While some political pundits and CEO's might think the bad data is the result of some kind of political or cultural bias, the cause of all of this is more likely the fact that the way people in all countries communicate, shop, and live is changing... and fast. For example, any pollster will tell you that data based on a person with a mobile phone is less reliable than someone contacted and surveyed on a land line. And with more and more people shifting over to mobile phones exclusively, that's just one new challenge.
And don't blame this on technology, because it's not the tech-generated data that's to blame. It's more the fault of the humans picking and choosing which data to read and emphasize. Remember that people like Nate Silver don't do the polling themselves, they look at a lot of different polls and try to choose the best ones. And also remember that tracking software and other innovations like it are better than ever at predicting the personal preferences and even political decisions of the people they're tracking. But the big key to polling and accurate market research is being able to chose which individual people best represent the biggest number of other people. Anyone can take the time to call or look at the tracking data for thousands and thousands of voters or shoppers, but besides being tedious that would be too expensive and take too much time. Polls and focus groups are all about getting that solid representative sample. And it's getting harder to chose that sample from an ever-growing pile of technology-produced data.
Another reason not to be too harsh on the polling machines or the humans who program them is the fact that younger Americans seem to be blowing up the traditional consumer trend models and even voting traditions right now. I'm not saying all those things are bad. Some of the things people in the Millennial generation are doing are really good, like showing a better acceptance for changing jobs and saving money better than their Gen X'er elders. But their cooler response to things like buying homes and having children is going to force data researchers to rip up a lot of their consumer and voter prediction playbook. I don't envy them their task.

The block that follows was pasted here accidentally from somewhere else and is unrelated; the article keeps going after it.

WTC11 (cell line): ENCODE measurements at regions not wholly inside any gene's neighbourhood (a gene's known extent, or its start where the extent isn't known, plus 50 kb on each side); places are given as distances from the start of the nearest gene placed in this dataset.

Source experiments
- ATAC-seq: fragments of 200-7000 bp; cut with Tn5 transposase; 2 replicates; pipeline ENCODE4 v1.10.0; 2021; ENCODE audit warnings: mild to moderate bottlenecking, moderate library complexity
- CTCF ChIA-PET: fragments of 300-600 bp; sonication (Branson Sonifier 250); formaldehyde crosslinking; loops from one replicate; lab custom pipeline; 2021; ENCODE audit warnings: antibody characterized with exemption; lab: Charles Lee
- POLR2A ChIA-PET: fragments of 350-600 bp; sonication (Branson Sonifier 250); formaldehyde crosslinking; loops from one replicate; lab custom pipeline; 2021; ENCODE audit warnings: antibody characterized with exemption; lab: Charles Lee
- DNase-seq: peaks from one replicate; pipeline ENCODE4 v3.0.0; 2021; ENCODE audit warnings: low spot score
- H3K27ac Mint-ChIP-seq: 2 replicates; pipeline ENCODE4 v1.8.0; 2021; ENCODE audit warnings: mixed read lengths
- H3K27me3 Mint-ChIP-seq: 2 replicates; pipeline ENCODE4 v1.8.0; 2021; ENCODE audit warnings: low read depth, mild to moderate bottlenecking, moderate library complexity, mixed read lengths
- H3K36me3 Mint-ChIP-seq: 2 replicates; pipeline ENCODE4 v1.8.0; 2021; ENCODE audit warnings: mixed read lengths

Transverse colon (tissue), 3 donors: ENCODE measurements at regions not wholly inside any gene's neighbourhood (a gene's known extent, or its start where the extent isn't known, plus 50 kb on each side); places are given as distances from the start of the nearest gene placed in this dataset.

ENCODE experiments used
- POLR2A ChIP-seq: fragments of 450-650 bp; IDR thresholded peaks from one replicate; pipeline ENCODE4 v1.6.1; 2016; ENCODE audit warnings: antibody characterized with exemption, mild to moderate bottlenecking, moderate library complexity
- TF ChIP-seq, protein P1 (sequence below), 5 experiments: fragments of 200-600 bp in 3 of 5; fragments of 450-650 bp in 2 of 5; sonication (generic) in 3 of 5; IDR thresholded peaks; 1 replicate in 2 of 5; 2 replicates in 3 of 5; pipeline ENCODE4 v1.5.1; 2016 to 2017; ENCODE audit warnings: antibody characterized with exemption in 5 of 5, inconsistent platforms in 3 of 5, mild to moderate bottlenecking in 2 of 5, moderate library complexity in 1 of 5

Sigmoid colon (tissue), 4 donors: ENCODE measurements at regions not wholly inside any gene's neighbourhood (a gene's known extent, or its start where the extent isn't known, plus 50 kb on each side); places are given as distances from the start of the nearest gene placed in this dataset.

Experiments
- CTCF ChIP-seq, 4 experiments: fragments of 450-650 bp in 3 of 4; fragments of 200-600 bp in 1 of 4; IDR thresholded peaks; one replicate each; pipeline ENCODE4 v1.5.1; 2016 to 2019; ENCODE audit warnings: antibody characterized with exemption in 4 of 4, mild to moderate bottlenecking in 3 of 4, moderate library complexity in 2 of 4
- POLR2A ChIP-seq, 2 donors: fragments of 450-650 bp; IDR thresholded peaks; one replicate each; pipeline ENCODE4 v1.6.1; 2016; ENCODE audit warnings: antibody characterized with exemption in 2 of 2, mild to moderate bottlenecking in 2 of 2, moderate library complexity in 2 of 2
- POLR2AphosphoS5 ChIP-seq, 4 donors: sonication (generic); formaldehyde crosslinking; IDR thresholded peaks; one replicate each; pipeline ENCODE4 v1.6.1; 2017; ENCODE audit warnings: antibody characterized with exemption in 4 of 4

Again, this is all a way of saying that the prognostication business is wide open for some disruptors who find a way to do this better. It may come from a company that makes polling data that's more "human proof." Or it may come from a company that finds an entirely new way to poll that transcends just asking questions. If I knew how to do any of those things, I wouldn't just write about it, I'd sell it! And so would you because with $40 billion up for grabs in a normal year and likely much more at stake next year with the upcoming presidential election, some very tempting bait is in place.